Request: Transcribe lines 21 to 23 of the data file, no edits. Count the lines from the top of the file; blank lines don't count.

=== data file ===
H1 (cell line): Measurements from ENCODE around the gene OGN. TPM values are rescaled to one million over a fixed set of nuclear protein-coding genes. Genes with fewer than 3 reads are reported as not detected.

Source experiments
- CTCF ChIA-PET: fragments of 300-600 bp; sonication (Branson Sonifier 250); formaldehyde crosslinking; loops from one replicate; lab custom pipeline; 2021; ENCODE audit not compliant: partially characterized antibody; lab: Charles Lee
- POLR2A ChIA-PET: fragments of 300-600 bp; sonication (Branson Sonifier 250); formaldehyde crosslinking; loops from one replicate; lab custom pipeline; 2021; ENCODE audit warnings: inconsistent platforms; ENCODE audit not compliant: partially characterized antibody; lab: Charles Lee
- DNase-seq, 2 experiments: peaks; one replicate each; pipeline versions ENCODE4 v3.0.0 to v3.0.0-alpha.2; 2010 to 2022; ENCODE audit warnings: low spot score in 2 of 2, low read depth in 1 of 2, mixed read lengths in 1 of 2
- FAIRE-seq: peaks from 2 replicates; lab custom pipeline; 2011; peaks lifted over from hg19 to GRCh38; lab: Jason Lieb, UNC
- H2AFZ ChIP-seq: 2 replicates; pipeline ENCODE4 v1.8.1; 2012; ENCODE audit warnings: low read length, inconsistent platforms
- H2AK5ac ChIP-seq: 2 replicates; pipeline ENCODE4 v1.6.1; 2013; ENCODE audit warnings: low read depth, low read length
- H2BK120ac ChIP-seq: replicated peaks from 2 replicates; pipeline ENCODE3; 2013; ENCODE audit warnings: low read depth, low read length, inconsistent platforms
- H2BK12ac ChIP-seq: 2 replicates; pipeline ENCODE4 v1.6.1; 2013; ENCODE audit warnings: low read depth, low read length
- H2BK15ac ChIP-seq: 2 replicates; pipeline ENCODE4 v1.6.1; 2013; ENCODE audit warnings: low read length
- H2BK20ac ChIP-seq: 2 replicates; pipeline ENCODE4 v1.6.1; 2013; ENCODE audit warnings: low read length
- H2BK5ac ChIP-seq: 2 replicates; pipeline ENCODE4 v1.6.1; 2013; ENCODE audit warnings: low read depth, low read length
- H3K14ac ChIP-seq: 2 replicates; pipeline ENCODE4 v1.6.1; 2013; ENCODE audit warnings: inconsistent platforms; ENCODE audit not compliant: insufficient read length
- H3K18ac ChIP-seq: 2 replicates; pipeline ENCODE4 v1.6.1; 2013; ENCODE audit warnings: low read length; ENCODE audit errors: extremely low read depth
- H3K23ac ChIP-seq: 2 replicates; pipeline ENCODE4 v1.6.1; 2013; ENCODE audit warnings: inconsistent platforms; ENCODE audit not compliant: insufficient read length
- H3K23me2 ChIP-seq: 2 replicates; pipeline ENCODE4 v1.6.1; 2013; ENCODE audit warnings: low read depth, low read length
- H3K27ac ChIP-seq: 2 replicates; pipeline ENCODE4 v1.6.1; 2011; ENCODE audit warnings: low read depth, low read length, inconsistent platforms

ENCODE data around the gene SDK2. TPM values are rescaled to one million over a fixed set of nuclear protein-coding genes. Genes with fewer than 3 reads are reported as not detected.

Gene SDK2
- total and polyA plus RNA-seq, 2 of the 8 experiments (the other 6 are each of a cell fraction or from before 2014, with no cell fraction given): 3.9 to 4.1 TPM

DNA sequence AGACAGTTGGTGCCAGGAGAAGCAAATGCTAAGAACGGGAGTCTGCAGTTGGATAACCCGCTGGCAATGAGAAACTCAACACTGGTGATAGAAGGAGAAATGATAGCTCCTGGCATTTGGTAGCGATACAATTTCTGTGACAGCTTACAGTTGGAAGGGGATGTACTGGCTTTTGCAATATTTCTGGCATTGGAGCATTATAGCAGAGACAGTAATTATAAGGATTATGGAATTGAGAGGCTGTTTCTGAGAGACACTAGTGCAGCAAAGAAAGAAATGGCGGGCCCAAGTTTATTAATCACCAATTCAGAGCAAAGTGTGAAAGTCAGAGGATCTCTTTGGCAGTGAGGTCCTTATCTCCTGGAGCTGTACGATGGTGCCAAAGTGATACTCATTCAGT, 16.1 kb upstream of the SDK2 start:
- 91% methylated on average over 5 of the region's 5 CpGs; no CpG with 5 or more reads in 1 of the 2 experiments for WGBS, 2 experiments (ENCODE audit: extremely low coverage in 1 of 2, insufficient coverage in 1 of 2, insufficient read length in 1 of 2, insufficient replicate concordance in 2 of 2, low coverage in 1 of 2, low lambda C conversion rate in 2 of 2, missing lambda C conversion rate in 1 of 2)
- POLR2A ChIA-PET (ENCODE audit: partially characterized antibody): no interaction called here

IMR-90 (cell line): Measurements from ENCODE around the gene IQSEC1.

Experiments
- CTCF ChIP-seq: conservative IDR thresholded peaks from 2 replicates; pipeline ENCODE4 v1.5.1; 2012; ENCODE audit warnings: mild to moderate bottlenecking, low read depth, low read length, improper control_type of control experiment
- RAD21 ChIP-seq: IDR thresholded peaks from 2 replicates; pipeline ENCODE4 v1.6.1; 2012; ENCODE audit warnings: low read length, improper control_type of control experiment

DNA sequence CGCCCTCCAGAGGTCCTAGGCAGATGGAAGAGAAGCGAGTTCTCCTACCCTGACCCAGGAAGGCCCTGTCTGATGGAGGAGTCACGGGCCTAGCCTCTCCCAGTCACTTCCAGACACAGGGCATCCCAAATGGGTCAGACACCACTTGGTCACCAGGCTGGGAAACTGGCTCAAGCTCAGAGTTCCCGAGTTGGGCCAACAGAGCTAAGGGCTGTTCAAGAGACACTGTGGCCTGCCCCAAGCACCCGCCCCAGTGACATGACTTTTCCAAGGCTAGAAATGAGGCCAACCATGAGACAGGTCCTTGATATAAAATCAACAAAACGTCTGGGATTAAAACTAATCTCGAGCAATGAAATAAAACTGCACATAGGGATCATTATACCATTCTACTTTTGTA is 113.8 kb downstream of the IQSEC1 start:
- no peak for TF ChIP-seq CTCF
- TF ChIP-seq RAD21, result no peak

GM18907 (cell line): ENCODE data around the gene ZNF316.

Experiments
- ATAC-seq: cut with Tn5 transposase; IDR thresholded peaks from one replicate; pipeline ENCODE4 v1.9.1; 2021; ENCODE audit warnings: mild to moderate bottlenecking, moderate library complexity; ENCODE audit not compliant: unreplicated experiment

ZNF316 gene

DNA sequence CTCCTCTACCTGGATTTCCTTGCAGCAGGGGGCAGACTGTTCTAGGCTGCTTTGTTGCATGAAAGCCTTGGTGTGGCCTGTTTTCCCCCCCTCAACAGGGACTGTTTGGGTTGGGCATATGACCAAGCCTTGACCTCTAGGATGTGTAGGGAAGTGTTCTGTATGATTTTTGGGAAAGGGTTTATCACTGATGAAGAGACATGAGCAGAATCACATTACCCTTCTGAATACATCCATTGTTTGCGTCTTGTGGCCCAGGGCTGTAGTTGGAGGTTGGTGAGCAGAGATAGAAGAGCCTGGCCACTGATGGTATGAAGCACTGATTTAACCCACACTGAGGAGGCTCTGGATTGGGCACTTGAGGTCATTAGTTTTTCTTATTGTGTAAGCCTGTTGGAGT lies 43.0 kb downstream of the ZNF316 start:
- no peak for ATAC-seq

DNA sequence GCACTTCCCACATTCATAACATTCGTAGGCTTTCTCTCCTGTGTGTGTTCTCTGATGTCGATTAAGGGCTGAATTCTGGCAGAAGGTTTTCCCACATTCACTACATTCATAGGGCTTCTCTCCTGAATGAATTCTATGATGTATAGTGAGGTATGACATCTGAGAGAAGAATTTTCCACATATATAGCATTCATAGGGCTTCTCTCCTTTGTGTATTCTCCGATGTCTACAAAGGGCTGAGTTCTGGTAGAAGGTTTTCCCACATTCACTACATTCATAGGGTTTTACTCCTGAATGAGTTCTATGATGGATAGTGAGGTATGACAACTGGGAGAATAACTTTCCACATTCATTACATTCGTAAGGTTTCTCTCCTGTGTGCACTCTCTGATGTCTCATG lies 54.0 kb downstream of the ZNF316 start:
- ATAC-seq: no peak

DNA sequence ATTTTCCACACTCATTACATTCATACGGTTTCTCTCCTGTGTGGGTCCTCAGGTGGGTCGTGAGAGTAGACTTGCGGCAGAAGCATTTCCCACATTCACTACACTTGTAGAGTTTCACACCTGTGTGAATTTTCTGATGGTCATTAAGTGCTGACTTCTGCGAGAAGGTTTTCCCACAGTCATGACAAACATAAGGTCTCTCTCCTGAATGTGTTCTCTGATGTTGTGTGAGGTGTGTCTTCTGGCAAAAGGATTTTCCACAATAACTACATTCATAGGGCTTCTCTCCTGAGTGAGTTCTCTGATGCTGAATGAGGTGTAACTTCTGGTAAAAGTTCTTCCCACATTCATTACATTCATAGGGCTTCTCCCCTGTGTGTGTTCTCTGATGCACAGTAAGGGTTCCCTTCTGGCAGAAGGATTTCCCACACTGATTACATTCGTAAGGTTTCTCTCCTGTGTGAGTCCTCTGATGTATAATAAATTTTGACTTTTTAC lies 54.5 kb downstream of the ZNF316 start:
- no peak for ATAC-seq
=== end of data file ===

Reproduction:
- total and polyA plus RNA-seq, 2 of the 8 experiments (the other 6 are each of a cell fraction or from before 2014, with no cell fraction given): 3.9 to 4.1 TPM

DNA sequence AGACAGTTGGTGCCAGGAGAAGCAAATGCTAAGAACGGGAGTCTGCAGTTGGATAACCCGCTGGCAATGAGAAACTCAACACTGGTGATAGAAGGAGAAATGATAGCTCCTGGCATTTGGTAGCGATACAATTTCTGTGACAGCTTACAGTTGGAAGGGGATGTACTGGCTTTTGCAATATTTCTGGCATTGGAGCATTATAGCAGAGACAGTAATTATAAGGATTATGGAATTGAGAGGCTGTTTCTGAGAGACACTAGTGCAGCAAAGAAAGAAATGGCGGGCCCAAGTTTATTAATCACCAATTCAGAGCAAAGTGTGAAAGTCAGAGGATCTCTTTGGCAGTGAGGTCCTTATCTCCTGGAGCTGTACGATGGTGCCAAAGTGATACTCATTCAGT, 16.1 kb upstream of the SDK2 start:
- 91% methylated on average over 5 of the region's 5 CpGs; no CpG with 5 or more reads in 1 of the 2 experiments for WGBS, 2 experiments (ENCODE audit: extremely low coverage in 1 of 2, insufficient coverage in 1 of 2, insufficient read length in 1 of 2, insufficient replicate concordance in 2 of 2, low coverage in 1 of 2, low lambda C conversion rate in 2 of 2, missing lambda C conversion rate in 1 of 2)